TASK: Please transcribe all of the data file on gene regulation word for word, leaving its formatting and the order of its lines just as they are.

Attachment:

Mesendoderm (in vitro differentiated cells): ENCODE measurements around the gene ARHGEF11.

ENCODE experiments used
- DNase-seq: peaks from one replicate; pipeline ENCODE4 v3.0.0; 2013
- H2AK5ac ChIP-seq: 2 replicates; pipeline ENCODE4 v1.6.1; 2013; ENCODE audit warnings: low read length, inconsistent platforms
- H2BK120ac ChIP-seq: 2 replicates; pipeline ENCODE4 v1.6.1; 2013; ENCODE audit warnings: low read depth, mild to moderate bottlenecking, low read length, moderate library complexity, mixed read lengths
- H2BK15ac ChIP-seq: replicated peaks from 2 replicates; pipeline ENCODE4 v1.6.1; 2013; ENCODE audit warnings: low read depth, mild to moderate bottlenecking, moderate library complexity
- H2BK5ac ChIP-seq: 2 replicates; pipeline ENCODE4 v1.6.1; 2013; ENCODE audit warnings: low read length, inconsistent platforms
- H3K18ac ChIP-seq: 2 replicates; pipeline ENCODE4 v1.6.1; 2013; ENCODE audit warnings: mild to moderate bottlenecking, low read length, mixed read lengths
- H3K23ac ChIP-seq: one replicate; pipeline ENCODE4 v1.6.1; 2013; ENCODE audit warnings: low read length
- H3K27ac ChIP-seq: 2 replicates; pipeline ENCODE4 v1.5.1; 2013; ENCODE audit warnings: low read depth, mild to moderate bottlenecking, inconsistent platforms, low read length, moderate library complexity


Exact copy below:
Mesendoderm (in vitro differentiated cells): ENCODE measurements around the gene ARHGEF11.

ENCODE experiments used
- DNase-seq: peaks from one replicate; pipeline ENCODE4 v3.0.0; 2013
- H2AK5ac ChIP-seq: 2 replicates; pipeline ENCODE4 v1.6.1; 2013; ENCODE audit warnings: low read length, inconsistent platforms
- H2BK120ac ChIP-seq: 2 replicates; pipeline ENCODE4 v1.6.1; 2013; ENCODE audit warnings: low read depth, mild to moderate bottlenecking, low read length, moderate library complexity, mixed read lengths
- H2BK15ac ChIP-seq: replicated peaks from 2 replicates; pipeline ENCODE4 v1.6.1; 2013; ENCODE audit warnings: low read depth, mild to moderate bottlenecking, moderate library complexity
- H2BK5ac ChIP-seq: 2 replicates; pipeline ENCODE4 v1.6.1; 2013; ENCODE audit warnings: low read length, inconsistent platforms
- H3K18ac ChIP-seq: 2 replicates; pipeline ENCODE4 v1.6.1; 2013; ENCODE audit warnings: mild to moderate bottlenecking, low read length, mixed read lengths
- H3K23ac ChIP-seq: one replicate; pipeline ENCODE4 v1.6.1; 2013; ENCODE audit warnings: low read length
- H3K27ac ChIP-seq: 2 replicates; pipeline ENCODE4 v1.5.1; 2013; ENCODE audit warnings: low read depth, mild to moderate bottlenecking, inconsistent platforms, low read length, moderate library complexity